Thursday, July 29, 2010

Daily Dose o'Cute - Babywearing Men

I am sad to say that I don't have any pictures of J-man wearing SchmoopyBoy in a carrier and surprisingly few even of me with SchmoopyBoy in a carrier. I think there's a whole whopping two pics of me with him in the ring sling. I hope to correct this with baby #2. In the meantime, enjoy this post from peaceful parenting, with oodles of sweet pictures of men wearing babies.

This random was brought to you today by...

dog vomit.

It's hard to get it out of carpet.

Good heavens dog, couldn't you have at least aimed partially for the floor?! It was only 3 feet away!

sigh. That's what I get for ignoring his scratches at the door. What? I had just taken him out to do his potty business an hour ago? How was I to know he had yuck-tummy?

Tuesday, July 27, 2010

Sarah Palin's "Feminism"

There's been a lot of hullaballoo all over the blogosphere about Sarah Palin calling herself a feminist, and whether she should or should not be considered one.

I'm going to be honest here. I don't like Sarah Palin. I don't like what she stands for. I don't like what she has to say about pretty much anything. And she is not a woman I admire in any way or consider to be any kind of feminist role model.


For similar reasons that the gay and lesbian community told Mary Cheney to f*** herself when she had her first child instead of rallying behind her.

Because privileged hypocrisy doesn't fly. Because a person with privilege who takes advantage of the hard work of other activists to benefit herself while simultaneously working to take away those benefits from others sucks.

Some of the most insightful analysis I have read comes from Nancy Vedder-Shults, who pointed out striking similarities between Palin's "feminism" and the feminism of Nazi Militants in World War II era Germany in her Tikkun Daily Blog article, Right Wing "Feminism" Nothing New. She went into more analytic detail in her follow up article, Right Wing "Feminism" Nothing New - More Thoughts.

In More Thoughts, Vedder-Shults quotes Abby Scher, editor of The Public Eye - a quarterly publication of a small progressive think tank which tracks right wing movements, who believes that Palin and other right-wing "feminists" want
equal “rules of the game,” not actual equality for women. Palin would like opportunity for women like herself — educated, middle to upper-middle class women — to succeed in a patriarchal society. Clearly such women are the only ones who might “elevate themselves above the masses,” since the rest of us need affirmative action, family leave laws, and other government programs to make sure we have equal opportunity. But these are exactly the types of “big government” initiatives that Palin and these other “feminists” oppose. They believe that it’s up to the individual woman to compete in the market, no matter what her background or resources.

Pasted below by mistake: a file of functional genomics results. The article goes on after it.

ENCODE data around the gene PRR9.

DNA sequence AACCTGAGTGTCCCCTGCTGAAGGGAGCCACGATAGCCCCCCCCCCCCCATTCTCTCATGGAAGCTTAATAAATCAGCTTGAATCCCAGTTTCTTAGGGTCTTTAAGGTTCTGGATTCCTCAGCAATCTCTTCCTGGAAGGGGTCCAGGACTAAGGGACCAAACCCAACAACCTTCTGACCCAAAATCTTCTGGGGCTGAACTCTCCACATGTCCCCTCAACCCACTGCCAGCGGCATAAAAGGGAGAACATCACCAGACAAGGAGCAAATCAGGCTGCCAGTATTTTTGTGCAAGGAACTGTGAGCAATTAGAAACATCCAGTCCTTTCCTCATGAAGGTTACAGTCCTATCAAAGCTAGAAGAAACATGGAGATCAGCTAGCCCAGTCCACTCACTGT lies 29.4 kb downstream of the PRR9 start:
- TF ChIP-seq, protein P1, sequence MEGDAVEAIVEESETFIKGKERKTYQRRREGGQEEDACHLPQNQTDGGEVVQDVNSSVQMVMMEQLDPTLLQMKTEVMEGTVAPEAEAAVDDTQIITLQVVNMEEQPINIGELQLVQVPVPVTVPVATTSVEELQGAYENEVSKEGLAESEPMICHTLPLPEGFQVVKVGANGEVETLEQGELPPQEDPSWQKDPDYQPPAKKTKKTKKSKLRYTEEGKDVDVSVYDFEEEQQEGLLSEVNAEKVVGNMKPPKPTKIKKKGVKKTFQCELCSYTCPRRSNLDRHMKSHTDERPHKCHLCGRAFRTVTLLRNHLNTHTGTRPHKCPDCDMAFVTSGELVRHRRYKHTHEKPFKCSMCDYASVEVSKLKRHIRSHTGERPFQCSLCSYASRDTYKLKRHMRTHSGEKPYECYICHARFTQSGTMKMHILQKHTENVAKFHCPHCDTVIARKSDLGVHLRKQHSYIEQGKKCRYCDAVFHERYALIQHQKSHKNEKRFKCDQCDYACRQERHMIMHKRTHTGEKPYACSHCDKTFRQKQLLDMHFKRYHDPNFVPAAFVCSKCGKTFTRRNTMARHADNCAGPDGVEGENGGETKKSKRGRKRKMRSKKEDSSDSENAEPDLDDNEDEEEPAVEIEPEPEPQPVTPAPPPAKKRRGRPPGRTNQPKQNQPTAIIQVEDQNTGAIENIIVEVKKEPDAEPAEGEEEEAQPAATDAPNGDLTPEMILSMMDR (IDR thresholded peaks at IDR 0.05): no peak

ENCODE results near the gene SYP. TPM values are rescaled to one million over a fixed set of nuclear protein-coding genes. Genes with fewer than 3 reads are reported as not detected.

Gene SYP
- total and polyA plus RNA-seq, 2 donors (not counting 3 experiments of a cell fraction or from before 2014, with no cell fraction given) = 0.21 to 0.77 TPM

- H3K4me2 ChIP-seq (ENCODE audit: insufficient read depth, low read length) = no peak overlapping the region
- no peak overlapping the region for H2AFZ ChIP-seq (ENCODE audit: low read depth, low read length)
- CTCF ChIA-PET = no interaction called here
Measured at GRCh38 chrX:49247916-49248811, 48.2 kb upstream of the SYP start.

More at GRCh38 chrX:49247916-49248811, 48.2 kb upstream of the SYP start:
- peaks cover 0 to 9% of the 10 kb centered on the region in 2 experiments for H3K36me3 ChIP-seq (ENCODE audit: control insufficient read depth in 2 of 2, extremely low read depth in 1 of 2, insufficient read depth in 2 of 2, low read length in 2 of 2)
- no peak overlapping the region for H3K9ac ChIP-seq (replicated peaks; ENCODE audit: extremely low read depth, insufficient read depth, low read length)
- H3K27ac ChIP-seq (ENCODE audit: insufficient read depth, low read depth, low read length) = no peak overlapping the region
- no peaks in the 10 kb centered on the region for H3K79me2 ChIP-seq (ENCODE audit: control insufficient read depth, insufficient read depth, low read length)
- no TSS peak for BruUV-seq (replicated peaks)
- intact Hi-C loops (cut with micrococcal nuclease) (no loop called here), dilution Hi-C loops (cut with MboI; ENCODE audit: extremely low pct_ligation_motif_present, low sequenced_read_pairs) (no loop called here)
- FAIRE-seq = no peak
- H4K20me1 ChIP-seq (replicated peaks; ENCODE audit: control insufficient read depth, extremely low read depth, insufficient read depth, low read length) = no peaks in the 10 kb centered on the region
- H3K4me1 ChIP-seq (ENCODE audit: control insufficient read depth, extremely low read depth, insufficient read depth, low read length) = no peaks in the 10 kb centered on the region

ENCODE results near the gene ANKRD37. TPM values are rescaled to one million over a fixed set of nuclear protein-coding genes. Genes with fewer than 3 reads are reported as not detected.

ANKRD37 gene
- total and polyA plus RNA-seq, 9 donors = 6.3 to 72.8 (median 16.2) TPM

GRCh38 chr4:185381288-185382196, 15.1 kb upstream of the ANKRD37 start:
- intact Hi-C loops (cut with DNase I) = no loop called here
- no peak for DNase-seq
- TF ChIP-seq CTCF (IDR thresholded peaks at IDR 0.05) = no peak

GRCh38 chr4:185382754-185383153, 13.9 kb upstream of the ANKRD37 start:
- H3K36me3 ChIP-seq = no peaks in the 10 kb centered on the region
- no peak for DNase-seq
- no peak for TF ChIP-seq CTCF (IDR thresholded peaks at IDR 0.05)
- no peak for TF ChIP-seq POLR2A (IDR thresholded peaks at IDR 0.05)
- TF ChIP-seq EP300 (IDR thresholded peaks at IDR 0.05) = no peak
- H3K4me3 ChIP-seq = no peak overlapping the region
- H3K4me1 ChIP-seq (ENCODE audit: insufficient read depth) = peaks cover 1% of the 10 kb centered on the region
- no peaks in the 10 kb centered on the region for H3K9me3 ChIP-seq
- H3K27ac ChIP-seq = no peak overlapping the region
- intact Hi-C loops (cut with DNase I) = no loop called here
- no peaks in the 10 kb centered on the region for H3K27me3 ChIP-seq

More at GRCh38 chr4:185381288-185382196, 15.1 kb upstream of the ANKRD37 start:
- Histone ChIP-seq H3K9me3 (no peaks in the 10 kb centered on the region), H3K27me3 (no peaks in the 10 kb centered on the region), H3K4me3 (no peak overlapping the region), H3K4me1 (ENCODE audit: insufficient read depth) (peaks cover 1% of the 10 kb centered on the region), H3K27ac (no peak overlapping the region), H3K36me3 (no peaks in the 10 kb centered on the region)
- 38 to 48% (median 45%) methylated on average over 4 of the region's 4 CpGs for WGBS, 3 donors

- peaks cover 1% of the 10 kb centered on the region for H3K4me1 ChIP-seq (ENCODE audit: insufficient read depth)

Like the right wing Nazi militant "feminists" wanted a piece of the Aryan pie, Palin and right wing American "feminists" want to advance the status of rich, white, Christian women while taking away opportunities and rights from women who do not share their privilege.

In general, I have to agree with Vedder-Shults' final comment in her original post:
What seems clear to me is that conservative “feminism” may improve the lot of a few, elite women — and even more so the situation of the GOP, if they can entice women to vote for them — but it won’t actually help women as a group. And in order to qualify as a feminist in my book, you need to work for the advancement of all women, no matter their race, color, religion, sexual orientation, or age.

Thank you, Nancy, for articulating so clearly and precisely what I think and feel about Sarah Palin.

Friday, July 23, 2010

Raw Corn Chowder

My dinner cooking style is based on a few premises. First, it helps to know that I am cooking for one adult vegan (the husband), one adult vegetarian (myself), and one vegetarian toddler who tries to go vegan most of the time and has the eating habits of, well, a stereotypical 2 year old. It also helps to know that I work full time traditional business hours, and that when I am off work, my toddler wants my undivided attention until he gets hungry and then he wants to eat NOW!